Today's Big Stories

The question of innocence and Jackie Selebi

Selebi's innocence to be assessed?

There have been a series of statements made over the weekend and again this morning claiming that former National Police Commissioner, Jackie Selebi, was an innocent man. Selebi was convicted by the High Court in Pretoria and then the Supreme Court of Appeal for corruption after receiving money from drug dealer, Glenn Agliotti. In the months after the claims were first made against him, then President Thabo Mbeki refused to suspend Selebi, until he was suspended before the trial started. At Selebi’s funeral on Saturday afternoon, former diplomat Welile Nhlapo spoke on Mbeki’s behalf. Then this morning, former Head of Police Crime Intelligence Mulangi Mphego spoke to 702’s John Robbie, where he further expressed how Selebi was innocent. Independent investigator, Paul O' Sullivan:

First of all, we've got the statement from erstwhile President Thabo Mbeki on how he didn't have enough evidence to convict Selebi. The truth is that Mbeki protected Selebi by first suspending Vusi Pikoli (then National Director of Public Prosecutions at the National Prosecuting Authority) to prevent Selebi's arrest - he was merely protecting Selebi. There was plenty of evidence implicating Selebi in corruption; Selebi was charged for one or two offences and that was the tip of the iceberg and he was convicted on the tip of the iceberg. President Mbeki needs to come clean, he's let the country down. We need to clean up the police, because the legacy that Selebi left at the police is an outrage, we need good leadership in the police. It's an absolute joke now, they had 14 years to come out with it.

Curro Roodeplaat race matter

In Pretoria, Gauteng Education MEC Panyaza Lesufi has visited the Curro Roodeplaat school this morning. Last week, EWN broke the story that the school was separating its Grade R children along racial lines. Gauteng Education Spokesperson, Phumla Sekhonyane:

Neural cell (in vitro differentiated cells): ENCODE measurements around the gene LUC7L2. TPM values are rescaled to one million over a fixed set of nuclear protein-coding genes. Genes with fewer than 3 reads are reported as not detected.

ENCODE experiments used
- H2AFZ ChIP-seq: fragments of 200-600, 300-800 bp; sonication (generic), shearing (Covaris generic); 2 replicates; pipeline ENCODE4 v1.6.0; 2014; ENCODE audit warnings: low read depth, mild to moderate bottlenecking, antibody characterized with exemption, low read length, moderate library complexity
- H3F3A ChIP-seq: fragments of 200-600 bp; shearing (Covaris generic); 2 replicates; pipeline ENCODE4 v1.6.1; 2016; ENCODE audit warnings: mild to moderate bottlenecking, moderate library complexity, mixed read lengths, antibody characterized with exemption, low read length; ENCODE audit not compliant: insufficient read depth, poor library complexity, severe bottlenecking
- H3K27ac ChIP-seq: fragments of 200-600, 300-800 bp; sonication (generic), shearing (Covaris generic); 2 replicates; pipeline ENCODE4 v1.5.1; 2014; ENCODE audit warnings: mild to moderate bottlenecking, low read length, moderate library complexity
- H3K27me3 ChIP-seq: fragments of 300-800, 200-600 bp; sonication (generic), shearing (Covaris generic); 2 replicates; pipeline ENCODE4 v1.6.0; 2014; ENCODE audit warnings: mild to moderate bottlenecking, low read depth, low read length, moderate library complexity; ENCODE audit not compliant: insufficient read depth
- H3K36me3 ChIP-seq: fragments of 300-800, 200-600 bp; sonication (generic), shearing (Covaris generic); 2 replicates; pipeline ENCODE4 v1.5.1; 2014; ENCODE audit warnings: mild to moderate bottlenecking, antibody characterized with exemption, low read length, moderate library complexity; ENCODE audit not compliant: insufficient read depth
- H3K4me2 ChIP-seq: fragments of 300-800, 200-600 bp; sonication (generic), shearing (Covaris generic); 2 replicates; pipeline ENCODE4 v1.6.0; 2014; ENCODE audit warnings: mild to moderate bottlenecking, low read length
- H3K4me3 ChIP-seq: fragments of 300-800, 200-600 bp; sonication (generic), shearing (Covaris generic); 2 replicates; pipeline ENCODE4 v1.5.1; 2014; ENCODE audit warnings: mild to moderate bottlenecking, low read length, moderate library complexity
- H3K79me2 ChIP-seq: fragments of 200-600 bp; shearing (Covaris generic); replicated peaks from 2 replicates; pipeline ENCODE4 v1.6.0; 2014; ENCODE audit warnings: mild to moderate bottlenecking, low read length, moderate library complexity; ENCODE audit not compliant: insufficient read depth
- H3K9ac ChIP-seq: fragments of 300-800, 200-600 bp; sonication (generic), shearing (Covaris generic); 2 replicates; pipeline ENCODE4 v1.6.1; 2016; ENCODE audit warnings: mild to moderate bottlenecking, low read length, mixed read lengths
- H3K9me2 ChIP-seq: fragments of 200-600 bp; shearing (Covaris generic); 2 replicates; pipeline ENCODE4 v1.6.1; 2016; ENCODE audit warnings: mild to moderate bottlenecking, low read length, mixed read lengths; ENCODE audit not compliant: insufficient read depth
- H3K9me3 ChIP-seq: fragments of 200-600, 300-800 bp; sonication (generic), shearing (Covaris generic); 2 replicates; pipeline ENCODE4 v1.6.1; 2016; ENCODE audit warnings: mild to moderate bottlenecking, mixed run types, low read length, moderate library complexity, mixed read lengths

We visited the school to get an assessment on the distribution of learners between the classes. The school has said that they made a mistake with regards to the distribution. There will be two parents representing each grade during the process of addressing this matter.

Nxasana inquiry underway

A statement from the Presidency on Saturday afternoon confirms that President Jacob Zuma has decided to go ahead with an inquiry into the fitness for office of the National Director of Public Prosecutions, Mxolisi Nxasana. Constitutional Law Professor, Shadrack Gutto:

It is rather surprising because that office is a very important office and once the revelation came out about whether he was fit and proper as required by the Constitution - the Presidency should have acted much faster. This has damaged the credibility of this office, as this is a constitutional matter and the Presidency has delayed for so long that this is worrying.

Dewani could return to the dock

News this morning that a coroner in the UK might reopen the inquest into the death of Anni Dewani, who was killed in Cape Town while on her honeymoon with her husband Shrien Dewani, in 2010. EWN UK Correspondent, Peter Anderson:

What we understand is this would be the re-opening of the inquest. When the case was heard in Cape Town, the barrister in the UK suspended their investigation, but later resumed it upon the conclusion of the trial in Cape Town. he resumed his inquest. It is highly likely that Dewani (Shrien) will be called up as someone to give evidence in any inquest in the UK and that is quite significant.

Petrol price drop - oh, what to do with your extra R's?

On Wednesday, the petrol price will drop by another 93c/litre – meaning that the price will have dropped by around R4,00/litre, since its last high in August. Personal finance journalist Maya Fisher-French: